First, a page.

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Investors Go After Industrial Assets in Secondary Markets

Strong population growth and lower prices are luring industrial investors to secondary cities.

Strong economic and population growth in secondary markets is leading to increased investment in industrial real estate in those areas, according to industry experts.

While institutional investors are targeting secondary markets for office acquisitions, investments in industrial properties in those markets are increasing at the same time. In 2018, overall U.S. industrial sales volume totaled $54.9 billion, up 8.9 percent year-over-year, according to an Avison Young spring 2019 Global Industrial Market Report. Total sales volume in secondary markets was close to $3.9 billion as of March 2019, a slight drop from $4.1 billion in March 2018. Industrial sales volume is not expected to surpass the high of September 2018, as most transactions during that time were from large platform and company deals.

Prices on industrial assets continued to rise, by 15 percent year-over-year to an average of $116 per sq. ft. As a result, many investors are starting to look at lower-cost secondary markets, according to Avison Young—with rising investment volumes in Greenville, S.C., Charleston, S.C., Memphis, Tenn. and Savannah, Ga. Incidentally, many of those markets saw vacancy declines in the first quarter—Charleston, for example, saw industrial vacancy drop by 140 basis points to 7.1 percent.

Though the industrial sector has shown growth since 2012 and has been dubbed by many industry experts as “red hot,” rent growth in all industrial markets has slowed in recent years, but particularly so in secondary markets. Average rent growth at industrial properties in secondary markets fell from 5.1 percent last March to 4.7 percent in March 2019. Still, asking rents across all industrial market tiers are at their highest point in over a decade, according to data from research firm the CoStar Group.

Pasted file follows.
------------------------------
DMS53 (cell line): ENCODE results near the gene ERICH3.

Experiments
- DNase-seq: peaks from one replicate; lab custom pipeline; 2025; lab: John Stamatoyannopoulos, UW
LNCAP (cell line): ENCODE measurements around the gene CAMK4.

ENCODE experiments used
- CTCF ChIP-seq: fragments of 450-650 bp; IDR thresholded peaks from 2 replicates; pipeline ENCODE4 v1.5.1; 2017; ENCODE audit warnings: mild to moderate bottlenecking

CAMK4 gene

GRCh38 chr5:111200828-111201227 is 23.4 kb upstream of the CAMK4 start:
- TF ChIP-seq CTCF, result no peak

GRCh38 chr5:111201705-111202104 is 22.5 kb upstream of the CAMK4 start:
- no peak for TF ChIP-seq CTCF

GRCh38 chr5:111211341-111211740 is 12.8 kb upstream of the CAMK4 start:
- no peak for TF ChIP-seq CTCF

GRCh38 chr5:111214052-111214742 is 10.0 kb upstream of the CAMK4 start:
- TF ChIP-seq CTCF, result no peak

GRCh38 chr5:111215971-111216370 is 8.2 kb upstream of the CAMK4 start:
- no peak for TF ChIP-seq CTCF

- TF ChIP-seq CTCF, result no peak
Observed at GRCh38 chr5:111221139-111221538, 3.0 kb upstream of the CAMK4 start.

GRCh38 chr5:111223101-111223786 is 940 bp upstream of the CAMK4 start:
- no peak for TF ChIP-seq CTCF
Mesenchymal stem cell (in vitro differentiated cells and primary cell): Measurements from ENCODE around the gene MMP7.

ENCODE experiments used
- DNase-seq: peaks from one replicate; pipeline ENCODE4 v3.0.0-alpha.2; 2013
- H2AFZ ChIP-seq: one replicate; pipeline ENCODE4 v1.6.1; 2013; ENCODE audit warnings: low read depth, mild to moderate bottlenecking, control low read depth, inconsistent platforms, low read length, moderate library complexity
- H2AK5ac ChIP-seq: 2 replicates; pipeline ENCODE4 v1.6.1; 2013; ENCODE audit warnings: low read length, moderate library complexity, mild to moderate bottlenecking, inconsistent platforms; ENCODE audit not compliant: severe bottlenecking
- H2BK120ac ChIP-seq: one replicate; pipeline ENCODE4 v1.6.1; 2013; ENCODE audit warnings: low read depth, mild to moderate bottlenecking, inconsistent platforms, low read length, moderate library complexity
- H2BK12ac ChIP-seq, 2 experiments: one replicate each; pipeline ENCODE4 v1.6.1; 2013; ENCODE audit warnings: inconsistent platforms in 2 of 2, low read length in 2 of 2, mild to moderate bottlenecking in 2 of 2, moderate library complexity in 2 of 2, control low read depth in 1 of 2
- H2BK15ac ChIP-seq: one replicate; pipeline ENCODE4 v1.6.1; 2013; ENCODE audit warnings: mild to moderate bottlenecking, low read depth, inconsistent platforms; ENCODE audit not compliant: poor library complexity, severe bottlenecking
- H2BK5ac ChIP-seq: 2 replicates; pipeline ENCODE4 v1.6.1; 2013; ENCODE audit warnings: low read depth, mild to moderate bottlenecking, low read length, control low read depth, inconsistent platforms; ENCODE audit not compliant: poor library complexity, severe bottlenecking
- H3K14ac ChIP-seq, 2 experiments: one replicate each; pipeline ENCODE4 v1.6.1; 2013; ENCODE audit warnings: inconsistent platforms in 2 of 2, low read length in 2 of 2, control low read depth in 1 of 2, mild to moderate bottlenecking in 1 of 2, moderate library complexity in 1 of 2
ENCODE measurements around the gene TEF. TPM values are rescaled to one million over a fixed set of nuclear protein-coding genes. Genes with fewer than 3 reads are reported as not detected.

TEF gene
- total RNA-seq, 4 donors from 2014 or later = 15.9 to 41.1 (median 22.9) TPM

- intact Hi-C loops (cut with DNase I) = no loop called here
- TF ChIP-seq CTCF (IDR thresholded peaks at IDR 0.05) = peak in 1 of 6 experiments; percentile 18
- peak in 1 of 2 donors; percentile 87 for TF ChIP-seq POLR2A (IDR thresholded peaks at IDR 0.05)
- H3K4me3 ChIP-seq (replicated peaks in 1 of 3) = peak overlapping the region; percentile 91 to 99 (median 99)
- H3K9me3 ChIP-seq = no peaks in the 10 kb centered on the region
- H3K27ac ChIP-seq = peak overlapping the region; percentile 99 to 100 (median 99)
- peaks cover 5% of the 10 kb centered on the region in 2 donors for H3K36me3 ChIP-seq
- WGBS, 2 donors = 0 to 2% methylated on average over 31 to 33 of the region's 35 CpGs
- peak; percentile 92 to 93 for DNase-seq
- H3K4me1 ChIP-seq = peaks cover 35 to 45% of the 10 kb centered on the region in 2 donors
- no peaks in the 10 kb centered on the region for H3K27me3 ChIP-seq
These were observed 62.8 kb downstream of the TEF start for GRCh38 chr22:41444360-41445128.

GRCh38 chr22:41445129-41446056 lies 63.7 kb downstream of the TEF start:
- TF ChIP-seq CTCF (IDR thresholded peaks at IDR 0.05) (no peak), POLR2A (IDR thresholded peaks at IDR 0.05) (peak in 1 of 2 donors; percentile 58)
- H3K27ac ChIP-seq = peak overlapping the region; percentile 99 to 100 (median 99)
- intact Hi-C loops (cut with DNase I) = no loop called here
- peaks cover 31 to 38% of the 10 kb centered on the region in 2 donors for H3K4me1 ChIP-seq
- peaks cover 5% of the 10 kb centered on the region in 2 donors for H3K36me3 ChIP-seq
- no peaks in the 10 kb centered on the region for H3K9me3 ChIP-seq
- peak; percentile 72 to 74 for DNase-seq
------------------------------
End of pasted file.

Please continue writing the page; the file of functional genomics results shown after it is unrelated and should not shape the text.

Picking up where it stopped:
However, oversupply in the industrial sector is not a concern, according to Erik Foster, principal of Avison Young and the practice leader of the firm’s national industrial capital markets group, because high levels of equity are needed nowadays to develop new properties, a change from the way things were pre-recession. For this reason, Foster says industrial property fundamentals, such as rental rates and vacancy levels, should be kept in check. Increasing construction costs and a more controlled lending environment are also hindering the amount of new industrial construction starts. In the first quarter, vacancy declined or remained flat in 29 of the 46 markets tracked by Avison Young.

Meanwhile, net absorption in secondary industrial markets is at its highest level since late 2016. These markets also have the most new completions and industrial projects under construction as a percentage of existing stock, according to CoStar data.

“Given that the world seems to want everything in 10 minutes, I think you’re going to see [industrial construction] continue,” says Billy Procida, president of Procida Funding & Advisors, a real estate agency.

With this high construction level and the new industrial space only being partially pre-leased, vacancy is forecasted to increase slightly in the coming months, according to Avison Young research.

Nevertheless, due to increased investment activity in secondary markets, cap rates are set to compress, says Foster. In the first quarter, average cap rates on industrial properties across the U.S. stood at 6.6 percent, reports Avison Young. As of March 2019, cap rates across all market tiers were at their lowest in over a decade, according to CoStar data.

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